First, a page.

Despite the confusion surrounding itolizumab and its non-inclusion in the national treatment protocol, Biocon has reportedly seen a sevenfold increase in its sales in October. Of interest, Biocon’s U.S. partner, Equillium, which had announced in July that it intended to conduct Phase 3 trials for itolizumab, announced on Nov. 25 it would not conduct trials for this indication, meaning that the company had abandoned any plans to seek a FDA approval for the drug.

The favipiravir approval

The second dodgy approval granted during this pandemic by the CDSCO is for favipiravir (sold as FabiFlu in India), an antiretroviral drug developed by Japan’s Fujifilm Group to treat influenza that it licensed to Mumbai-based Glenmark Pharmaceuticals.

In June 2020, director Somani, on behalf of CDSCO, granted Glenmark “emergency use” approval to market favipiravir as a treatment for mild and moderate cases of Covid-19. Experts have raised serious questions about the efficacy of this drug in treating patients with Covid-19. A review of the literature on favipiravir in June by a trio of Indian researchers concluded that there was no convincing evidence for the efficacy of the drug in treating Covid-19. At the time, there were serious questions being raised about the medical basis of the approval granted to Glenmark, since the DCGI was simply not disclosing any information that Glenmark had provided upon which the CDSCO based its approval.

Glenmark recently announced the results of a Phase 3 trial it conducted in India on the efficacy of favipiravir for Covid-19. It claimed the drug was more effective than the standard of care for treating mild and moderate cases of Covid-19. Critics have questioned the company’s claim, asking why the trial was open label and why the outcome regarding the primary endpoint, which was viral clearance, was not statistically significant. The company has been accused of cherry picking from the trial’s secondary endpoints to launch a media campaign claiming the drug is effective for treating Covid-19.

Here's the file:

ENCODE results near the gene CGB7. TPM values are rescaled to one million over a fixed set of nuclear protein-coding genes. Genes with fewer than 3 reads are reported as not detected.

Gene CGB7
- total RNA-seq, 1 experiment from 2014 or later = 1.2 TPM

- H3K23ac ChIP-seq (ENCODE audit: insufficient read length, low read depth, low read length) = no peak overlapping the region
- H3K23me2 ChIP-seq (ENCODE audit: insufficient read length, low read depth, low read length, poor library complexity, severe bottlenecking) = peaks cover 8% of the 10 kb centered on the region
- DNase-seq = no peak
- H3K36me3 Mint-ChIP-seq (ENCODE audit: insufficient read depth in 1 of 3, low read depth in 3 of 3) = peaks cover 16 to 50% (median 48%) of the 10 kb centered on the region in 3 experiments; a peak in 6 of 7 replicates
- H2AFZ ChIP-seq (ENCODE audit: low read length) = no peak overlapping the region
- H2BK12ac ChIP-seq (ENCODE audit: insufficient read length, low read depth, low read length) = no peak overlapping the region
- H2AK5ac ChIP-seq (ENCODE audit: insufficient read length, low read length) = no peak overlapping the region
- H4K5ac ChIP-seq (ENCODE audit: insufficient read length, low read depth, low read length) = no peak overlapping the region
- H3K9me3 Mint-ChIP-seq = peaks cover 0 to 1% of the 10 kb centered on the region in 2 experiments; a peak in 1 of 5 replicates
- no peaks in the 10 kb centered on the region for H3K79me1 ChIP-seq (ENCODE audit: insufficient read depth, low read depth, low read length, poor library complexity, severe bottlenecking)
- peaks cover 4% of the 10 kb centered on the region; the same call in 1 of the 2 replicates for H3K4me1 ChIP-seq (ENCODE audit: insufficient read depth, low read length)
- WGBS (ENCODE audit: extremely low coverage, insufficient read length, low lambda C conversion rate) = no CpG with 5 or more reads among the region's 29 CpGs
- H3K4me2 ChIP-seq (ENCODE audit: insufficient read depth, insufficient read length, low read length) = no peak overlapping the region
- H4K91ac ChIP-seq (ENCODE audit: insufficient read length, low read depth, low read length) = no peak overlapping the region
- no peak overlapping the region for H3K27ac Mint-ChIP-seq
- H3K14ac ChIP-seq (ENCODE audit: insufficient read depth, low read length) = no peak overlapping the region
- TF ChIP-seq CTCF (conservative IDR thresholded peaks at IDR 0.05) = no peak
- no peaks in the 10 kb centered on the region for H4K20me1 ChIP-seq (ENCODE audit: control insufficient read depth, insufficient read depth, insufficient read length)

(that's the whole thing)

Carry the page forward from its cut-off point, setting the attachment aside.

Controversy notwithstanding, the company has made significant profits from the sale of favipiravir, because several Indian states have included the drug in their treatment protocols. The Municipal Corporation of Bombay alone has reportedly bought 2.7 million tablets of FabiFlu.

The fiasco of vaccine trials

In addition to being a global capital for makers of generic drugs, India is also home to some of the largest vaccine manufacturers in the world. Several clinical trials are underway there to test the efficacy of both domestic and internationally developed vaccines. Prominent among these are two trials: one by the Serum Institute of India, which is testing the Oxford-Astra Zeneca vaccine; the other by Bharat Biotech, which is testing the company’s vaccine candidate. Both trials have run into a storm of bad publicity because of missteps by the companies and by the drug regulator tasked with oversight of these clinical trials.